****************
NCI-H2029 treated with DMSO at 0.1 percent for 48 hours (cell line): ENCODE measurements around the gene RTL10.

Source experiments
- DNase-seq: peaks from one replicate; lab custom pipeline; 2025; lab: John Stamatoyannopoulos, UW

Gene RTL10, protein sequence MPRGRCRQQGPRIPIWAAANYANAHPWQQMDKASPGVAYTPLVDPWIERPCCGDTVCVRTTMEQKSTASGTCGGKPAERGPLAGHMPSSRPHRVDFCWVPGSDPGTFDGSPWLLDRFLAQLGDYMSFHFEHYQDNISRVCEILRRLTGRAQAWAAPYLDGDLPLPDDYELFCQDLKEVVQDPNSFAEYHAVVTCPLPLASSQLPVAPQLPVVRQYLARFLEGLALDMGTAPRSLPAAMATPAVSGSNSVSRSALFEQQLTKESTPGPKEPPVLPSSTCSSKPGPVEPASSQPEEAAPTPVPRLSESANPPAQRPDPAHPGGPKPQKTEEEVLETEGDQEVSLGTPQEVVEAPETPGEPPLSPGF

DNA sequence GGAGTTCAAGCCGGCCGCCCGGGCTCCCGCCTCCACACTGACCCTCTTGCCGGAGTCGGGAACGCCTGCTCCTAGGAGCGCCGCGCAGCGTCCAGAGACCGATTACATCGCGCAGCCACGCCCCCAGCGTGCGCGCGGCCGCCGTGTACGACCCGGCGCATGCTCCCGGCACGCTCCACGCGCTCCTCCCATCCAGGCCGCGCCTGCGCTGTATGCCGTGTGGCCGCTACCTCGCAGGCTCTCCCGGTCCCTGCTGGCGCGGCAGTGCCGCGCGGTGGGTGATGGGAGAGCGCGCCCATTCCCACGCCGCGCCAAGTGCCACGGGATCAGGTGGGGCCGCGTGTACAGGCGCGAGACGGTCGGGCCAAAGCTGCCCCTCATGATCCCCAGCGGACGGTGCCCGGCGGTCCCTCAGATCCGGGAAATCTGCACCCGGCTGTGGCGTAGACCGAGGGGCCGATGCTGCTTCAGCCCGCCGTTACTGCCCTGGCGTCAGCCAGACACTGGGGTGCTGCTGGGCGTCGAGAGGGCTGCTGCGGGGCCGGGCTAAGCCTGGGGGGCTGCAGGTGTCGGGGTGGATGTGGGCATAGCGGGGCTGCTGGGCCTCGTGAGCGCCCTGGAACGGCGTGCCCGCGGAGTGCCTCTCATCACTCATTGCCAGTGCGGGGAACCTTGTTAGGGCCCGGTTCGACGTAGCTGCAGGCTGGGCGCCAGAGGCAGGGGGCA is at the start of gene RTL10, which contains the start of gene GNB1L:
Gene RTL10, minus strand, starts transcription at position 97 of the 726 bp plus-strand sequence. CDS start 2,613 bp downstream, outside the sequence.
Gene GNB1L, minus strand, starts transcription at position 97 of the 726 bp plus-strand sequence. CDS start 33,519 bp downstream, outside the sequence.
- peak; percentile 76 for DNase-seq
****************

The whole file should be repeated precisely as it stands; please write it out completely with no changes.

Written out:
NCI-H2029 treated with DMSO at 0.1 percent for 48 hours (cell line): ENCODE measurements around the gene RTL10.

Source experiments
- DNase-seq: peaks from one replicate; lab custom pipeline; 2025; lab: John Stamatoyannopoulos, UW

Gene RTL10, protein sequence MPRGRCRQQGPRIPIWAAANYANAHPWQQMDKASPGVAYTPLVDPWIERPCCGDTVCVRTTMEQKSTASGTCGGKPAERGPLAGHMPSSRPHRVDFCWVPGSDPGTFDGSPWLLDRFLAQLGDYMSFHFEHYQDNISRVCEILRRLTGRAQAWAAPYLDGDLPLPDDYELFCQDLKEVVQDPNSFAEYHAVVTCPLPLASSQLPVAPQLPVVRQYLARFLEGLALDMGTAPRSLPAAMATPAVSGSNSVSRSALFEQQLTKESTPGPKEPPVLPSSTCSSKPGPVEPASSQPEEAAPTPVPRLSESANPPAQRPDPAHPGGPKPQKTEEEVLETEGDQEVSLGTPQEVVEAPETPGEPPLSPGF

DNA sequence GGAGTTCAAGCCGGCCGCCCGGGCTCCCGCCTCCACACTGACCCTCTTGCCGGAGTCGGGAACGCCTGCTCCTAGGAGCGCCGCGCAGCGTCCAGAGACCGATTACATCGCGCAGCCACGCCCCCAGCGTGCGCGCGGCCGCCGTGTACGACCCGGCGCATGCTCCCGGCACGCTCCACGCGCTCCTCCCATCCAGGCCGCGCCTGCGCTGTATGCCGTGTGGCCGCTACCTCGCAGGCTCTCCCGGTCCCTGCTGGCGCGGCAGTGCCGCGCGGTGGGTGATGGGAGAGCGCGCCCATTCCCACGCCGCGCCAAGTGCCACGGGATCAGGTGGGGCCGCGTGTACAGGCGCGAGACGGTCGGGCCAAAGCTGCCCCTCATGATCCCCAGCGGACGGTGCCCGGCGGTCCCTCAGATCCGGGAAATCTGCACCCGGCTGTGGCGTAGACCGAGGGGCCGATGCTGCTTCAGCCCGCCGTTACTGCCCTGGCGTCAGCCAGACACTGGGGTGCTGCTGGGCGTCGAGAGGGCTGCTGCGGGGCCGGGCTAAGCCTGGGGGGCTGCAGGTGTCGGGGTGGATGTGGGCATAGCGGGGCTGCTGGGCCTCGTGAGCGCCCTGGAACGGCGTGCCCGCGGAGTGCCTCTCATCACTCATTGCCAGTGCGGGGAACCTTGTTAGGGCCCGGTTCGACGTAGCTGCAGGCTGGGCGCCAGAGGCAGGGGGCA is at the start of gene RTL10, which contains the start of gene GNB1L:
Gene RTL10, minus strand, starts transcription at position 97 of the 726 bp plus-strand sequence. CDS start 2,613 bp downstream, outside the sequence.
Gene GNB1L, minus strand, starts transcription at position 97 of the 726 bp plus-strand sequence. CDS start 33,519 bp downstream, outside the sequence.
- peak; percentile 76 for DNase-seq